Leaders of central Maine veterans groups say their members are aging and younger soldiers coming out of the military aren’t joining the ranks to take their place or help shoulder the work of helping people, including other veterans, in their communities.

If local outposts of organizations such as the American Legion, Veterans of Foreign Wars, AMVETS and Marine Corps League don’t bring in new blood, several local leaders said, posts could close and the services they offer to the community and to veterans could end.

“We need to have some new blood, new ideas. We need somebody to step in and start taking over the activities us old guys are doing,” said Ralph Sargent, 81, of Augusta, a retired Marine who served in the siege of Khe Sanh and is senior vice commandant of Marine Corps League Kennebec Valley Detachment 599 and junior vice commandant of Veterans of Foreign Wars Post 9 in Gardiner. “Get out of your recliner, get up, and support the community that supported you while you were on active duty.”

Group members said some younger veterans who saw action in places such as Iraq or Afghanistan have told them they don’t join veterans groups after their military service because they doubt they would relate well to the older former soldiers there, partly because they don’t have much in common.

But Eric Hunt, 66, of Fairfield, who served in the Navy and is a past commander of Winslow VFW Post 8835 and an associate member of Marine Corps League Kennebec Valley Detachment 599, said a post full of older veterans is perhaps the most likely place that a young person dealing with the horrors of war can find someone who understands what they’ve been through.

“The younger people need to know there are people in these organizations that have experienced what they’ve experienced, and they’re not alone,” Hunt said. “There are others in these organizations who are in the same boat they are, and they’re more than willing to do what they can to help these younger members.”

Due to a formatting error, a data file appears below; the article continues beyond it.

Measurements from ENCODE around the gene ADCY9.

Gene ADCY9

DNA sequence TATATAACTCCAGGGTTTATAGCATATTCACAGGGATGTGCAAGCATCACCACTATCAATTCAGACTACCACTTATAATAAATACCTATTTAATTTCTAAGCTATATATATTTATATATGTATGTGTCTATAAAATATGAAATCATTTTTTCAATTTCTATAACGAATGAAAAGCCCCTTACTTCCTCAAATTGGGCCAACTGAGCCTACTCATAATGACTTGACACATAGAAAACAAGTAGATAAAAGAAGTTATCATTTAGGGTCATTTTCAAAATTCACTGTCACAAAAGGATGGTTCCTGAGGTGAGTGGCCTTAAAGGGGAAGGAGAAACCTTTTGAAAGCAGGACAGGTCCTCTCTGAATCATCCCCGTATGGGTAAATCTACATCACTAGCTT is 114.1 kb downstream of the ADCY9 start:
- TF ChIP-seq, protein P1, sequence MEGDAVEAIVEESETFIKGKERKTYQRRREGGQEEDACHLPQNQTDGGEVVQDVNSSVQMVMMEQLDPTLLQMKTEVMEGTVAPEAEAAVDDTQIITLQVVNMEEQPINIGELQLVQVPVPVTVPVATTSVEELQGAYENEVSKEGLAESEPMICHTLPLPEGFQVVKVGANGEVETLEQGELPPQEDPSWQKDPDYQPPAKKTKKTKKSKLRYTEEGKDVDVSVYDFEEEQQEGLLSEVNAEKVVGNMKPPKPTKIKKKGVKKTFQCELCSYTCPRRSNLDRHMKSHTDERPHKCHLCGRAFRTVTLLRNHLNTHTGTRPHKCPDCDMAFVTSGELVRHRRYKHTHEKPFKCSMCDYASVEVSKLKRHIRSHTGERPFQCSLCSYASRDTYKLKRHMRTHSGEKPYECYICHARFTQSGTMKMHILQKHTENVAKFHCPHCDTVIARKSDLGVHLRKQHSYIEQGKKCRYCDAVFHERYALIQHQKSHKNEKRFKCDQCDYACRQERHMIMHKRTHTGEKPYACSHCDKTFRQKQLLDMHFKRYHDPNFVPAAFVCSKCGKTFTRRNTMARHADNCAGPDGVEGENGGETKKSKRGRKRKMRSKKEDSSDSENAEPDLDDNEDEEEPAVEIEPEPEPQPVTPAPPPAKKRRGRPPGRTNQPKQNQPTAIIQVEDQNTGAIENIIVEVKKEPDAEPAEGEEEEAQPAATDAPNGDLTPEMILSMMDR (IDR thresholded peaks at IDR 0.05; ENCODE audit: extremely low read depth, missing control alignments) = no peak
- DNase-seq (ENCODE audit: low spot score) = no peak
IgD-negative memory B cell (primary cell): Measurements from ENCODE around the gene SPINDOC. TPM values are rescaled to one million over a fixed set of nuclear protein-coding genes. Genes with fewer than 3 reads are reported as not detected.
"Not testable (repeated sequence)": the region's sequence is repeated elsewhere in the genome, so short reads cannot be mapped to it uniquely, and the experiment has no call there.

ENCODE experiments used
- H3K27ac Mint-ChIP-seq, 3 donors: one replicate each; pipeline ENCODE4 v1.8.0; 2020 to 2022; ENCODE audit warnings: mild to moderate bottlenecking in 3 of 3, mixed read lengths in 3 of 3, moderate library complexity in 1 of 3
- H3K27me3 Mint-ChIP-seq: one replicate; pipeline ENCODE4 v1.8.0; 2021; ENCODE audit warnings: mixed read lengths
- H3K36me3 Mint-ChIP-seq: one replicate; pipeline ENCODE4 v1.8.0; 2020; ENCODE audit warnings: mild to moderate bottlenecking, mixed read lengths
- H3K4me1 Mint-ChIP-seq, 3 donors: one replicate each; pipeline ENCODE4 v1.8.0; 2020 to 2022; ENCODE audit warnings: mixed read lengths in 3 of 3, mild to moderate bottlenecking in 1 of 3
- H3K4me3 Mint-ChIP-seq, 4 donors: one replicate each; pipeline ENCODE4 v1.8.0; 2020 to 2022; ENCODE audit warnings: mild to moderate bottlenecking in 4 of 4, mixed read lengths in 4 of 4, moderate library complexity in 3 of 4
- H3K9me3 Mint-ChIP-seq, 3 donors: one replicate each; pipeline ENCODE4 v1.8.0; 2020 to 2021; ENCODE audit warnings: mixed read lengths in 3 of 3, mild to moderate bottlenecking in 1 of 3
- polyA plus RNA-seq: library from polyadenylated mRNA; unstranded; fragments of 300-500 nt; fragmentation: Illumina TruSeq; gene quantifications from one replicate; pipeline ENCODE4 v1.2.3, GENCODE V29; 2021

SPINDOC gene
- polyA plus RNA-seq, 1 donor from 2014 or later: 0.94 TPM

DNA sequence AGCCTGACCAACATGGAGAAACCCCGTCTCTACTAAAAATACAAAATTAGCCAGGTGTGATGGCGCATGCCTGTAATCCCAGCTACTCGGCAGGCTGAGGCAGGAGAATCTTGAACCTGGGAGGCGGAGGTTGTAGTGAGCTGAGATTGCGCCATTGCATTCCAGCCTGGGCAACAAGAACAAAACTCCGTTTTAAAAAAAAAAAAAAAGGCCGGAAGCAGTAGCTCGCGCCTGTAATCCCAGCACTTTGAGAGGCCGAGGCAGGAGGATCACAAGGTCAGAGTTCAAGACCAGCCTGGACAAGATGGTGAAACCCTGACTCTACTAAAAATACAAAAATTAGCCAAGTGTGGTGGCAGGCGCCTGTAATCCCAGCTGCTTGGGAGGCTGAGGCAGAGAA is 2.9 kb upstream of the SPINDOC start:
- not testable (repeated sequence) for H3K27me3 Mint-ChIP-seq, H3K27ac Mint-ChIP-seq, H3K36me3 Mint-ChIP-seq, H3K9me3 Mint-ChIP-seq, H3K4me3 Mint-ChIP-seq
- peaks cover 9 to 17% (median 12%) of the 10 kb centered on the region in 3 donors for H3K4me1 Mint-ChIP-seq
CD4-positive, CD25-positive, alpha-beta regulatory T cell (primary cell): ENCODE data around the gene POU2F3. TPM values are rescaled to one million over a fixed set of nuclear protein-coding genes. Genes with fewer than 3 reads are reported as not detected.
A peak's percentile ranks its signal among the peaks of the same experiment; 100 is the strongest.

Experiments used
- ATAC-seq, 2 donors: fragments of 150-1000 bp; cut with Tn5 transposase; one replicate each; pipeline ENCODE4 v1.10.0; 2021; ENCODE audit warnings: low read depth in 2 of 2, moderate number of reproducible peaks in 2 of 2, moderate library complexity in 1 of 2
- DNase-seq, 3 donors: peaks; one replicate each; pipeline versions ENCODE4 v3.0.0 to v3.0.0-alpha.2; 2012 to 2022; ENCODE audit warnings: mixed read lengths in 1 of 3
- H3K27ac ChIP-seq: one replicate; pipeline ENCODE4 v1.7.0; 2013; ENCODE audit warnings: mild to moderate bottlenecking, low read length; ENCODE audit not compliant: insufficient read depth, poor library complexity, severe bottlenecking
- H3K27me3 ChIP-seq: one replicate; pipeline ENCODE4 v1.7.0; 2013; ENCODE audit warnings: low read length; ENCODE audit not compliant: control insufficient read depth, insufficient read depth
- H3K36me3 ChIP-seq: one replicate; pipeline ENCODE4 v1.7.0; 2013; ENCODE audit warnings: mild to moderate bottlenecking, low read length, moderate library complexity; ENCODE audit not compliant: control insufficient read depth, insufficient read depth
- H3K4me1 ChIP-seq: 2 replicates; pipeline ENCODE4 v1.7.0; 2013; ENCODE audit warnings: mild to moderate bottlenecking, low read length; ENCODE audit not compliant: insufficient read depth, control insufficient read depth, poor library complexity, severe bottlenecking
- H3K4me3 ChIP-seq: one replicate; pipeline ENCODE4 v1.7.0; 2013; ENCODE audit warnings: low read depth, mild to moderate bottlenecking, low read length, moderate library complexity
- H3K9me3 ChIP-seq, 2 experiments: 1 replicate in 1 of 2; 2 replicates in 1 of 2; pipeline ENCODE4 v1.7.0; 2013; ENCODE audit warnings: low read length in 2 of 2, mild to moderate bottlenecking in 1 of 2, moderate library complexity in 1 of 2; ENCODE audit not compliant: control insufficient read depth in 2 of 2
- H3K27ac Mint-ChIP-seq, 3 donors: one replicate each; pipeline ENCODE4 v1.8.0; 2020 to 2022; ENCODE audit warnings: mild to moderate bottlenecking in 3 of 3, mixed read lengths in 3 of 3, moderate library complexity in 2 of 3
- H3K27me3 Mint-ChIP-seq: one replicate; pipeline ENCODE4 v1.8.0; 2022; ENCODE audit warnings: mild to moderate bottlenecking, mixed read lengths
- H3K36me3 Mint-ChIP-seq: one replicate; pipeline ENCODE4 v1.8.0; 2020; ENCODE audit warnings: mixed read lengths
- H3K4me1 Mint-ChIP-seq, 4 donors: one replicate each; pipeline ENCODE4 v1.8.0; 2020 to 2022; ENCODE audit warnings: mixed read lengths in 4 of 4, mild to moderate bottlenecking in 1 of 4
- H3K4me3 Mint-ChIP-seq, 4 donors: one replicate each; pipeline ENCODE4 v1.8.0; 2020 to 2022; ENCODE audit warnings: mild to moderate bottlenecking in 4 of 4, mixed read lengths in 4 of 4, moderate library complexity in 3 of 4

Hunt noted that group members also go to VA Maine Healthcare Systems-Togus, where they help returning veterans with any problems.

Beyond camaraderie, local posts and groups provide services to veterans such as advocacy to preserve their benefits in Washington, D.C., and, Sargent said, access to people who are willing to help fellow veterans solve just about any problem they may have.

Hunt said his VFW post is down to about 400 members from the 600 it had in the late 1970s. But, he said, it’s the same 20 to 23 members who regularly go to post meetings, and that core group seems to be involved in nearly all the other post activities.

Members of other groups said the same thing: A small core group of their members are the ones involved in nearly every group activity and meeting, while other members are rarely seen at group events.

Bill Schultz, 76, retired Navy and commandant of Marine Corps League Kennebec Valley Detachment 599, said if the core members of these veterans groups stop coming and doing all the things they do, their local posts would likely close.

James Laflin, 70, of Readfield – retired Army, an AMVETS National Executive Committee representative, commander of AMVETS Post 2001 in Augusta and a past commander of the department of Maine AMVETS – said that organization has lost a couple of posts in recent years and has seen its state membership of about 1,500 decrease by 200 to 300 members.

Statewide, the number of legion members in Maine, according to a membership report on the state legion’s website, decreased by nearly 1,951 members from 2016 to 2017, and in that same period, only 315 new members joined in the state.

Augusta American Legion Post 2 lost 11 members and gained seven from 2016 to 2017, according to the state membership report. Gardiner’s Legion Post 4 lost 19 members and gained six. Waterville’s Legion Post 5 lost 60 members and gained 14.

Nationally, the American Legion had about 2.4 million members in 2010. Currently it has about 2.2 million in some 13,000 posts throughout the country and overseas, said John Raughter, a national legion spokesman.

Roger Paradis, 70, of Pittston, retired from the Navy and adjutant, historian and Americanism coordinator for American Legion Smith-Wiley Post 4 in Gardiner, said members of the Kennebec Valley Honor Guard, at their own cost, attend nearly 100 burials of veterans a year, and the group is increasingly finding it hard to keep up with the demand.

Schultz said one thing might help: As soldiers are leaving the military, they could be presented information about the various veterans groups and what they provide. “A lot of people don’t know anything about us,” he said.

Keith Edwards can be contacted at 621-5647 or at:

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Twitter: kedwardskj